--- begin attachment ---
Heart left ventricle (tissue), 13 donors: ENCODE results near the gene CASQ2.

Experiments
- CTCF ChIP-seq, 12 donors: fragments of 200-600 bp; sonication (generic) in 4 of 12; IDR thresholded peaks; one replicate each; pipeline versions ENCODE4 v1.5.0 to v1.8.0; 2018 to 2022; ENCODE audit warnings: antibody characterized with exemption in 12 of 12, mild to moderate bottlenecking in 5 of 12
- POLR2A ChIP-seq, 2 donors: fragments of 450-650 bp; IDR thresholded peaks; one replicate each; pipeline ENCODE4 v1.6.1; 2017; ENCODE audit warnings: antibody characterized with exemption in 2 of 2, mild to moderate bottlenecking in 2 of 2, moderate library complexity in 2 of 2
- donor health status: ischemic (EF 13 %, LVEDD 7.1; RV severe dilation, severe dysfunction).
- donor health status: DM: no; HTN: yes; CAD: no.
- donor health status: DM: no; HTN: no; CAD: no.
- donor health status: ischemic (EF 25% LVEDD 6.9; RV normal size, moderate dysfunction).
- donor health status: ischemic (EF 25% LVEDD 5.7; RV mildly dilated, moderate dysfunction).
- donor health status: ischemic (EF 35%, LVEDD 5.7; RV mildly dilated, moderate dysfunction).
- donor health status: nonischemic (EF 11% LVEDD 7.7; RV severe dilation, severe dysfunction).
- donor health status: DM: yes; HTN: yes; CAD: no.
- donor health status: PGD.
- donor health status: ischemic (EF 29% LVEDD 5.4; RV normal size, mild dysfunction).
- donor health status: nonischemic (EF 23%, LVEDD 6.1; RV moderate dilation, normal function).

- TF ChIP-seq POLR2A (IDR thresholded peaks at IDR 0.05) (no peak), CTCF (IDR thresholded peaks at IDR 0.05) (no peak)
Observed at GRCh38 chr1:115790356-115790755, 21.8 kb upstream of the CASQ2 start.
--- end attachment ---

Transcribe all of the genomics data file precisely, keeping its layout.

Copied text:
Heart left ventricle (tissue), 13 donors: ENCODE results near the gene CASQ2.

Experiments
- CTCF ChIP-seq, 12 donors: fragments of 200-600 bp; sonication (generic) in 4 of 12; IDR thresholded peaks; one replicate each; pipeline versions ENCODE4 v1.5.0 to v1.8.0; 2018 to 2022; ENCODE audit warnings: antibody characterized with exemption in 12 of 12, mild to moderate bottlenecking in 5 of 12
- POLR2A ChIP-seq, 2 donors: fragments of 450-650 bp; IDR thresholded peaks; one replicate each; pipeline ENCODE4 v1.6.1; 2017; ENCODE audit warnings: antibody characterized with exemption in 2 of 2, mild to moderate bottlenecking in 2 of 2, moderate library complexity in 2 of 2
- donor health status: ischemic (EF 13 %, LVEDD 7.1; RV severe dilation, severe dysfunction).
- donor health status: DM: no; HTN: yes; CAD: no.
- donor health status: DM: no; HTN: no; CAD: no.
- donor health status: ischemic (EF 25% LVEDD 6.9; RV normal size, moderate dysfunction).
- donor health status: ischemic (EF 25% LVEDD 5.7; RV mildly dilated, moderate dysfunction).
- donor health status: ischemic (EF 35%, LVEDD 5.7; RV mildly dilated, moderate dysfunction).
- donor health status: nonischemic (EF 11% LVEDD 7.7; RV severe dilation, severe dysfunction).
- donor health status: DM: yes; HTN: yes; CAD: no.
- donor health status: PGD.
- donor health status: ischemic (EF 29% LVEDD 5.4; RV normal size, mild dysfunction).
- donor health status: nonischemic (EF 23%, LVEDD 6.1; RV moderate dilation, normal function).

- TF ChIP-seq POLR2A (IDR thresholded peaks at IDR 0.05) (no peak), CTCF (IDR thresholded peaks at IDR 0.05) (no peak)
Observed at GRCh38 chr1:115790356-115790755, 21.8 kb upstream of the CASQ2 start.